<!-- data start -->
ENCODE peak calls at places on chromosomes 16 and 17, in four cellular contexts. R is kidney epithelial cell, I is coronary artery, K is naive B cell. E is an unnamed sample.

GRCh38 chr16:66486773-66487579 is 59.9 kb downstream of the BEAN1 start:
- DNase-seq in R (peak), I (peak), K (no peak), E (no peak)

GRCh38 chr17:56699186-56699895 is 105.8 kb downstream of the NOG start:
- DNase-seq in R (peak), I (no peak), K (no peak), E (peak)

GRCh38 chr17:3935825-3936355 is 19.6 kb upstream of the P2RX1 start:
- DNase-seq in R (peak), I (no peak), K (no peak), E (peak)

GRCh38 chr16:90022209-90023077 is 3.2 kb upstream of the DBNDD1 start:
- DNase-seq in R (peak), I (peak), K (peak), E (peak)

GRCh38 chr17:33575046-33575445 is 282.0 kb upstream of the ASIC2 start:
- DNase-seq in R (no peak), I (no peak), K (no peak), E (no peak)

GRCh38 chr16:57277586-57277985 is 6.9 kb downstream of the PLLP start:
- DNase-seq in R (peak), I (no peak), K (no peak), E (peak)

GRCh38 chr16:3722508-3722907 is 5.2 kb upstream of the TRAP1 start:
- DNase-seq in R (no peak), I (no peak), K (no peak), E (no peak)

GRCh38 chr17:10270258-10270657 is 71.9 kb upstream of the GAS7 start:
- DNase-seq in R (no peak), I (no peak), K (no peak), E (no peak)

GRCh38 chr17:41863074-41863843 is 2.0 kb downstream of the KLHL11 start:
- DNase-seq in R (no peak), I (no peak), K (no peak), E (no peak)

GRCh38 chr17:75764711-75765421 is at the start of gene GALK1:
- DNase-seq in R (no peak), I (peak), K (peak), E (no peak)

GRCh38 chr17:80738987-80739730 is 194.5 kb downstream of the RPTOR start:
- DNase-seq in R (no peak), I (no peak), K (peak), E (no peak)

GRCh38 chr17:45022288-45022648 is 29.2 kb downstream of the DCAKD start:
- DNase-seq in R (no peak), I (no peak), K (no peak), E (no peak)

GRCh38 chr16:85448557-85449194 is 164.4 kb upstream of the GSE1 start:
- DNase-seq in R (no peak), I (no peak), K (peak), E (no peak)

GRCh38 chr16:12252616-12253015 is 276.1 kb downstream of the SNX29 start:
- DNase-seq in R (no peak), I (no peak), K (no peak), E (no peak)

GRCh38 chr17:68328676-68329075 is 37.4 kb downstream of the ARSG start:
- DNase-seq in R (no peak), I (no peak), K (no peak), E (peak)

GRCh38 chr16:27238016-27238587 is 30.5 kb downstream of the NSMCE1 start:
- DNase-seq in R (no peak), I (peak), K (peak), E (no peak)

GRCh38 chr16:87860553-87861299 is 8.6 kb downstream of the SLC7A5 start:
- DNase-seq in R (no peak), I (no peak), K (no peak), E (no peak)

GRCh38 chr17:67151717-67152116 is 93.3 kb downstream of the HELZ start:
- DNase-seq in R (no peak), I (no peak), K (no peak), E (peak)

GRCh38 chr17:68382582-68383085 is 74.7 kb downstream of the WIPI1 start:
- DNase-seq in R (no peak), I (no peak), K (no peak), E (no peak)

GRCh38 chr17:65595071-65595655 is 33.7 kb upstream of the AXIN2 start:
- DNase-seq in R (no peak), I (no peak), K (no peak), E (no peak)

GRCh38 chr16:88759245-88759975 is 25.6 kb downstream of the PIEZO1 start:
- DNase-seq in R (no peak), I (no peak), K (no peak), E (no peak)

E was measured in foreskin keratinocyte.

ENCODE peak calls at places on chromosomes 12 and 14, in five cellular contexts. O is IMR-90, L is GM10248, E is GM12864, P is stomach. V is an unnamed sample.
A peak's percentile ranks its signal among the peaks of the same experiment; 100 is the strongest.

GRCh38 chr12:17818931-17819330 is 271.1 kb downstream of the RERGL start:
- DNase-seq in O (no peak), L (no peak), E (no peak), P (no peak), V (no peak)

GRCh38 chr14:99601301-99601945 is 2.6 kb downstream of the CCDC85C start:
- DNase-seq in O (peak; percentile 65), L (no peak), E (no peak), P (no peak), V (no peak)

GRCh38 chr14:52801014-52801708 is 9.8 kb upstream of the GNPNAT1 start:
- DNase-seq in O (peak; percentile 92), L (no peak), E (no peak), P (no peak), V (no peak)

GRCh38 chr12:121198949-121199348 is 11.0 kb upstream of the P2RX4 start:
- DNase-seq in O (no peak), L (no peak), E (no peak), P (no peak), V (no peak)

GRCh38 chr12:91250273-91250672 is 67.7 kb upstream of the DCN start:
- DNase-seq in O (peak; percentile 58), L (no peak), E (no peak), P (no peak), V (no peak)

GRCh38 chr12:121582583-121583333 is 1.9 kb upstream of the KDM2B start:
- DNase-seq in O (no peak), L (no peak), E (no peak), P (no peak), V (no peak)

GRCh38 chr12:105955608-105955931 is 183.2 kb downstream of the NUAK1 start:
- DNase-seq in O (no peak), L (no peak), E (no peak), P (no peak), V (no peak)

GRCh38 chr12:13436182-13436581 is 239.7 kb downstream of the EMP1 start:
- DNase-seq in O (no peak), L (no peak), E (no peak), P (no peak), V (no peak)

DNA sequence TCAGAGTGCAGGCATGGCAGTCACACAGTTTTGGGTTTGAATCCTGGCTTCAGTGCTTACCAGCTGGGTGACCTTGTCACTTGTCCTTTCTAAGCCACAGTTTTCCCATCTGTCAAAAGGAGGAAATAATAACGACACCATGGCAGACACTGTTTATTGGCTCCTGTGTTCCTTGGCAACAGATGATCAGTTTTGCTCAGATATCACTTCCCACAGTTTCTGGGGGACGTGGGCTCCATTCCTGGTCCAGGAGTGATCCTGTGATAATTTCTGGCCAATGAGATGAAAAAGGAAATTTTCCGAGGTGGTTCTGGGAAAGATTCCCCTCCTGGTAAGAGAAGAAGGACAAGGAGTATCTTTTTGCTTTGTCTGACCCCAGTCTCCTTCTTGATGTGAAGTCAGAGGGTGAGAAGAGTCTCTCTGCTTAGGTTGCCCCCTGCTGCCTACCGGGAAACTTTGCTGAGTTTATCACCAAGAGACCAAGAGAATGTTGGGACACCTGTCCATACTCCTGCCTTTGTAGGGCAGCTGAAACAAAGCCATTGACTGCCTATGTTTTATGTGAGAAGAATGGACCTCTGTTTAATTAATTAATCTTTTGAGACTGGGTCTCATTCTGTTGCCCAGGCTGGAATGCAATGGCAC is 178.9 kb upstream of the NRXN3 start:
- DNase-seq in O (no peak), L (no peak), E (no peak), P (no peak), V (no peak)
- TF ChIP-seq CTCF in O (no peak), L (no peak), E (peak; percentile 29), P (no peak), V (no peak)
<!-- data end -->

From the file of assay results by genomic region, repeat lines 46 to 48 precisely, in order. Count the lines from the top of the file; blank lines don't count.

A peak's percentile ranks its signal among the peaks of the same experiment; 100 is the strongest.

GRCh38 chr12:17818931-17819330 is 271.1 kb downstream of the RERGL start:
- DNase-seq in O (no peak), L (no peak), E (no peak), P (no peak), V (no peak)